Wednesday, April 20, 2005

Disaster Capitalism

My friend Elise blogged this over at After School Snack, but it's worth stealing for Xferen: Naomi Klein's recent piece in the Nation about the rise of "disaster capitalism."
It certainly seems that ever-larger portions of the globe are under active reconstruction: being rebuilt by a parallel government made up of a familiar cast of for-profit consulting firms, engineering companies, mega-NGOs, government and UN aid agencies and international financial institutions. And from the people living in these reconstruction sites--Iraq to Aceh, Afghanistan to Haiti--a similar chorus of complaints can be heard. The work is far too slow, if it is happening at all. Foreign consultants live high on cost-plus expense accounts and thousand- dollar-a-day salaries, while locals are shut out of much-needed jobs, training and decision-making. Expert "democracy builders" lecture governments on the importance of transparency and "good governance," yet most contractors and NGOs refuse to open their books to those same governments, let alone give them control over how their aid money is spent.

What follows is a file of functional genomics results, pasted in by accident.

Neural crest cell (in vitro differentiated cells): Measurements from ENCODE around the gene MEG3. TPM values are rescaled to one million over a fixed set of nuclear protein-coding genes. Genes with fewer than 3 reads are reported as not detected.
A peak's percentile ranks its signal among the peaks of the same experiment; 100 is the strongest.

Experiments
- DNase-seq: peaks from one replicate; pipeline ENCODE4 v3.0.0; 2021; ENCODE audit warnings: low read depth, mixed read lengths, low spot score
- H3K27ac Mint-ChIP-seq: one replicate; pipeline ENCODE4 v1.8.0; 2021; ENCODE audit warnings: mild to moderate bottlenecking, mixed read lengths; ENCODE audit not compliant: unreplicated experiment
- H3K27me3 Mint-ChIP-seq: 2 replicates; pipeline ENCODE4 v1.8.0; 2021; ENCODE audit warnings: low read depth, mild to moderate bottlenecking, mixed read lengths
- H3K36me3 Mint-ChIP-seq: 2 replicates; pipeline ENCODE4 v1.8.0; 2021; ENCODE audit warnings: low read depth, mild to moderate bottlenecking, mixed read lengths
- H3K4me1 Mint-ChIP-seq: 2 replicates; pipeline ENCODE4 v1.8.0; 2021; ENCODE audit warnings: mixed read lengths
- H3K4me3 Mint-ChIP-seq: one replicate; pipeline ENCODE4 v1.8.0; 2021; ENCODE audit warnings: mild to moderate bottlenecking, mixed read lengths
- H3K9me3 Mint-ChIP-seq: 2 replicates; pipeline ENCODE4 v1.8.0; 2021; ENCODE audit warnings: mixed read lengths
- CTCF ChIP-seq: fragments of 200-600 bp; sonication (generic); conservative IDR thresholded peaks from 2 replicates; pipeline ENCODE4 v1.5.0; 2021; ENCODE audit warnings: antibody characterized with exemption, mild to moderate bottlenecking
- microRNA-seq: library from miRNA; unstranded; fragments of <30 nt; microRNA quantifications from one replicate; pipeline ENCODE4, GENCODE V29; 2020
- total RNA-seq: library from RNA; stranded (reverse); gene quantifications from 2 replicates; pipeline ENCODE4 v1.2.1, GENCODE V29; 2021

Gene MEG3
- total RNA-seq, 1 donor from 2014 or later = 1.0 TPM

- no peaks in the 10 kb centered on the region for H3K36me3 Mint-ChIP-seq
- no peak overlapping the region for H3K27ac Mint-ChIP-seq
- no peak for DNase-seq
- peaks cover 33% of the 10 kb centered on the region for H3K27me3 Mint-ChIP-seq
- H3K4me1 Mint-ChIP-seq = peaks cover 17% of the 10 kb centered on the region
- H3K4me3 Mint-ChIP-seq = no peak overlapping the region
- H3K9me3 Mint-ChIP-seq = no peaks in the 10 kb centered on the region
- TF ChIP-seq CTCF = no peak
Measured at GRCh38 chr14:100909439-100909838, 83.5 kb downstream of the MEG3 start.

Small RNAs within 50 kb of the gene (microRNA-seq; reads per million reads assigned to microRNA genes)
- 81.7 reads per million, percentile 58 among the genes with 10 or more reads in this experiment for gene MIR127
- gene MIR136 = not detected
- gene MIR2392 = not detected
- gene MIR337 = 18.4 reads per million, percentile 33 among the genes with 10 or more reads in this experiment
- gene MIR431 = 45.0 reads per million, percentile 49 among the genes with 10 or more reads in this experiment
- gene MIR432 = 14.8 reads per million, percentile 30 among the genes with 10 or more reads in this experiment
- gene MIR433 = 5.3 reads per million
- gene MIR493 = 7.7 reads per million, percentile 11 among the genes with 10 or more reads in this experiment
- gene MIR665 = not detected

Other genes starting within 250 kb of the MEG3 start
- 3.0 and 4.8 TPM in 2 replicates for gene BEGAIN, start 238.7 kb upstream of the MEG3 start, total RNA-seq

Scrutinizing "reconstruction" in Afghanistan, Haiti, Iraq, East Timor, and Aceh, Klein writes a sickening picture of postmodern socialism in which the bloated American warfare state reinventing itself as a latter-day colonialist. Read it and weep - and maybe consider a tax strike.


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